Walking into LG's huge IFA booth, we frisbeed our 3D specs at the nearest curved OLED TV and made a beeline for the G Pad 8.3 slate.
Why? Because LG's revived tablet line-up packs some serious specs and its LG G2 flagship handset has just shot straight to the top of our list of the ten best smartphones in the world. Can the G Pad 8.3 join it at No.1 in our top ten list of best tablets? Or will it just fall short of the incredible value of the Nexus 7 and apps upperhand still enjoyed by Apple's iPad Mini? We went hands on in Berlin to find out.
Killer Screen + Gorgeous Build = Tablet Maths Win
Call us jaded but we see more below par Android tablets come through our doors than impressive ones but the G Pad 8.3 actually kind of bowled us over. The screen is a big part of that – it's big (for a small, light tablet) with minimal 7.2mm bezels either side, almost as skinny as the iPad Mini's in fact. It's bright, vibrant and sharp too. Sure, at 1920x1200 over 8.3in that's not quite as crisp as the new Nexus 7 but it certainly gives it a run for its money and puts the iPad Mini to shame, for now.
Plus, as just mentioned, the 8.3 is light at just 338g, very slim at 8.2mm thick and as easy to hold one handed as Apple's small iPad. You won't be gripping it in one hand as you would a Nexus, and it might not squeeze into some of the same pockets as Google uber-tab manages to but LG has propelled its tablet line to the scrap for the top that it was once shunned from.
The really solid, mostly aluminium build is the other half of the G Pad 8.3's seemingly winning equation – models come in black and white colours with some plastic but we much prefer the G Pad's styling to the G2, for instance.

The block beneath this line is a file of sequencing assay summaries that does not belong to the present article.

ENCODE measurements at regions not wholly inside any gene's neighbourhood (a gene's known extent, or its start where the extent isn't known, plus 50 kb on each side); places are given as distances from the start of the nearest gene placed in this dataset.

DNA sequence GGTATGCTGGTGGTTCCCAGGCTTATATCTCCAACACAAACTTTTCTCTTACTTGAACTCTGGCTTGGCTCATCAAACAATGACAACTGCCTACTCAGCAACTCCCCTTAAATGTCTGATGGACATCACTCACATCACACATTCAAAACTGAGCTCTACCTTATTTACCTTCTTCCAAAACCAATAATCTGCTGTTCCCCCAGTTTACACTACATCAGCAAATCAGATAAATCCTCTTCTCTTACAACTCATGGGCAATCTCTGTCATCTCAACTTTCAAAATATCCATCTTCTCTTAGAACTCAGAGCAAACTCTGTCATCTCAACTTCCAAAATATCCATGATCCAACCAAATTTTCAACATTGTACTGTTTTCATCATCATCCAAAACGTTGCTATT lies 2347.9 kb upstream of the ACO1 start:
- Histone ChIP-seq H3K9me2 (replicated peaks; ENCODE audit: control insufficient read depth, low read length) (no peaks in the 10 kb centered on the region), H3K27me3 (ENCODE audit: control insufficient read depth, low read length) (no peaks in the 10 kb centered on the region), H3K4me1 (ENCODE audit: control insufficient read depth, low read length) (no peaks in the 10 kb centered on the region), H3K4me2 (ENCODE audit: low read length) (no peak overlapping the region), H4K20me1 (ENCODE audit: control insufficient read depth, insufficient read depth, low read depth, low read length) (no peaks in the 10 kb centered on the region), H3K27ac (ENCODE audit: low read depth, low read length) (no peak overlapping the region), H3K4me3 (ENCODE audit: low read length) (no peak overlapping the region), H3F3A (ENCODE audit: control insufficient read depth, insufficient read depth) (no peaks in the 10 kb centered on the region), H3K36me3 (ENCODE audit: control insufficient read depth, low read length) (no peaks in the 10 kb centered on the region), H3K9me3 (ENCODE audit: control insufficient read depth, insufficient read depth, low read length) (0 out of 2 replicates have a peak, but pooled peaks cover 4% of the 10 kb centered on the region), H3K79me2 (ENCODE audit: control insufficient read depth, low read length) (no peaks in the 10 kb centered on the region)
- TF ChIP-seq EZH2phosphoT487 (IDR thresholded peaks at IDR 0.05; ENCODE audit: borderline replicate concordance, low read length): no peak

Plenty of power, huge battery – now all we need is a price and release date
We took the time out of our busy IFA schedule to test out the G Pad's 1.7GHz quad-core Snapdragon processor and 2GB of RAM with Asphalt 8 and we weren't disappointed by the Alec Baldwin-smooth gameplay not to mention quick responses when flitting through apps, webpages and menus. The G Pad's also rocking a 4,600mAh battery, launches on Android 4.2.2 and sports a 5MP rear camera too.
Extras pushed over from the G2 include KnockOn which lets you double-tap the display to wake it up and works very well on the G Pad and its alt-multi-tasking tool Q Swipe which throws open apps to the side of the screen with a three finger swipe action. Q Pair – which we weren't able to try in our hands on – pairs the tab with Android phones like the G2 over Bluetooth for the usual tethering, quick sending of files and even picking up phone calls on the G Pad.
The one thing lacking from the G Pad 8.3? A price and release. If LG can place this at somewhere around the £200-£250 mark, it has a shot at stealing some of the Nexus 7's fans away. Any more and it will be lumped in with legions of Samsung tablets that are just too expensive compared to the budget Android competition. As for a release, LG is keeping quiet for now but we hope review units turn up soon so we can see what the G Pad 8.3 is really made of.